Using an AR-15 for Hunting

DIGITAL CAMERARecently, a relative of mine posed the question, “Should hunters use an AR-15 for hunting?” There is a lot of back story to that question with the bottom line being that although a hunter, this relative is also a ‘ban the assault rifles’ kinda guy. At first, after the wave of anger and disbelief passed, I began to think rationally. Is a gun typically known as an “assault rifle” practical for hunting? My gut said, “Yes!” and after some time looking, so did my research.

First, common misconceptions are the ‘AR’ in AR-15 stand for “assault rifle,” but this is not true. The gun was named after its manufacturer, ArmaLite. Its similarity to the M-16 used by the military is what has given this versatile and useful rifle its bad rap. Yet regardless of its self-defense and home defense capabilities, the rifle can still make a fine addition to your hunting arsenal.

At its .223 or 5.56mm sizes, it’s perfect for the deer hunter (where .223 is allowed) on down through all kinds of varmint hunting. I personally used a .223 for years deer hunting, but it’s my favorite caliber for coyotes as well. There are a variety of load and bullets.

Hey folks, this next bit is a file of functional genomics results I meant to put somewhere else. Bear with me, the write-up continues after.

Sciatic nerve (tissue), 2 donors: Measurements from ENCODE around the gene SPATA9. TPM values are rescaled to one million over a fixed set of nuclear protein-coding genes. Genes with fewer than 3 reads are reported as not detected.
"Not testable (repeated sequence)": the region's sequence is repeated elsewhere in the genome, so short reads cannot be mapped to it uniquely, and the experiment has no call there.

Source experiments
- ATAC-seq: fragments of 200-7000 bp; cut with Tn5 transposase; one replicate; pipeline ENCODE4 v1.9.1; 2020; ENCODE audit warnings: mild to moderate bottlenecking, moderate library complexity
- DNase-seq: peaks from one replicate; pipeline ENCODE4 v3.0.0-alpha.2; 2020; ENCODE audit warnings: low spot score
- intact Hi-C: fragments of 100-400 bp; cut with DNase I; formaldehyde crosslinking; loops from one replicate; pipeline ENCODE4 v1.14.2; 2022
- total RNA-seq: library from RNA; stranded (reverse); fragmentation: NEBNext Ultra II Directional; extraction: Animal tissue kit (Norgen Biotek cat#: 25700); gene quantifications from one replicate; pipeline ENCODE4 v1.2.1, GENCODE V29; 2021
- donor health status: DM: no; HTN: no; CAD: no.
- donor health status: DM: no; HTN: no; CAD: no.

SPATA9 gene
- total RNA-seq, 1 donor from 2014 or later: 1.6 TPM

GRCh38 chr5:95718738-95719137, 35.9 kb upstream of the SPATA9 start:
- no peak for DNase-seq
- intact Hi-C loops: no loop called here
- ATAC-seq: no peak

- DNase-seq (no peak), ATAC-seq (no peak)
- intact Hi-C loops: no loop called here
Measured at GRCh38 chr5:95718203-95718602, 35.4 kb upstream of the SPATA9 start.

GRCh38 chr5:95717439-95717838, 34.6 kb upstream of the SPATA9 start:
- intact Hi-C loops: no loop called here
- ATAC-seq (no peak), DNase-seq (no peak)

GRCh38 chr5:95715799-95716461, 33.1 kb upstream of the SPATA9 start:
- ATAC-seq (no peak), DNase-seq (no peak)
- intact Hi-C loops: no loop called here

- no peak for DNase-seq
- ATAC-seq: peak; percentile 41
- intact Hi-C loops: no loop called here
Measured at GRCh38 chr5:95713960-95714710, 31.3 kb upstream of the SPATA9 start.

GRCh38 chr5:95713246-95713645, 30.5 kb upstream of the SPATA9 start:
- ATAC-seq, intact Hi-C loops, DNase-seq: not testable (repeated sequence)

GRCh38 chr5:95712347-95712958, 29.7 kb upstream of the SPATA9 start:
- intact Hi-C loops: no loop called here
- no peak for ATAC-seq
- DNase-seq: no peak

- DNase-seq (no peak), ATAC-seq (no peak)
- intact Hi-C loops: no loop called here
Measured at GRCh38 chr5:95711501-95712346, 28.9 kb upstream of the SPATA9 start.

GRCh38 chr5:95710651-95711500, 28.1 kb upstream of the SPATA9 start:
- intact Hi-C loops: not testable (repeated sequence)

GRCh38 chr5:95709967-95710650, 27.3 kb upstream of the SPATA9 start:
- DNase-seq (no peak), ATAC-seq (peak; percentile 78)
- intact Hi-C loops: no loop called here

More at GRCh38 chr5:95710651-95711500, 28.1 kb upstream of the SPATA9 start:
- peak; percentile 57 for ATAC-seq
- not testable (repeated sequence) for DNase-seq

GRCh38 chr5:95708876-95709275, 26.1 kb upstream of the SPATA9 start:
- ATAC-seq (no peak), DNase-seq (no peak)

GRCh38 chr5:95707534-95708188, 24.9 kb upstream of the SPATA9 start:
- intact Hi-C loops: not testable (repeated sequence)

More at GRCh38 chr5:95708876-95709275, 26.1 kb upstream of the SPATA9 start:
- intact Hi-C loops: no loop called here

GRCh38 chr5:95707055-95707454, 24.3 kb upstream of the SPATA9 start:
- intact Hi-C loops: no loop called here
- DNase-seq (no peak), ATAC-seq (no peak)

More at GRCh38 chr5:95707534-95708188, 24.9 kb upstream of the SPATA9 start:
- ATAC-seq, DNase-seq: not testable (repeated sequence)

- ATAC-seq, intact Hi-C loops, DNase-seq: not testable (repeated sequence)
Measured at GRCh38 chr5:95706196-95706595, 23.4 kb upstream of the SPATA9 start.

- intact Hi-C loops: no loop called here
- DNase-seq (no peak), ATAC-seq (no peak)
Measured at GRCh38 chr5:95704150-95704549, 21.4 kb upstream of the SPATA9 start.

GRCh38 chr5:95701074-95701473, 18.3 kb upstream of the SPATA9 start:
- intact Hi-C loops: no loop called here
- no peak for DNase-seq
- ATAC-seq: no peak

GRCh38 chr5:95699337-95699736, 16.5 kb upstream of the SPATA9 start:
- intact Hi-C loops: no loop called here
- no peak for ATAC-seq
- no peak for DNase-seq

The next counterpoint my relative threw at me was that the AR-15 is an automatic weapon and shouldn’t be used for hunting. After I informed my relative that you cannot buy an automatic weapon, he came back with do you need a semi-automatic weapon for hunting? My answer: Why not? I can think of several instances where a semi-automatic weapon would have saved some headaches along the way. Anyone who has hunted wild pigs or coyotes can think of a time that having that quicker shot with your eye still on the prize has made the difference. 

Pigs are notorious for bolting when they are spooked. They don’t pause and look around, they don’t get peer reassurance like a deer; they just run. Pigs are hard to shoot anyway because of their natural armor, and if you can get a quick second shot, it may make the difference between startling it and killing it. Coyotes are similar. They are hard to see, quick and smart. If you had to draw back your bolt to chamber a new round, you may never see that dog again.

So, to my relative—who shall not be named: should hunters use an assault rifle to hunt? A resounding, “Yes,” if that rifle is an AR-15.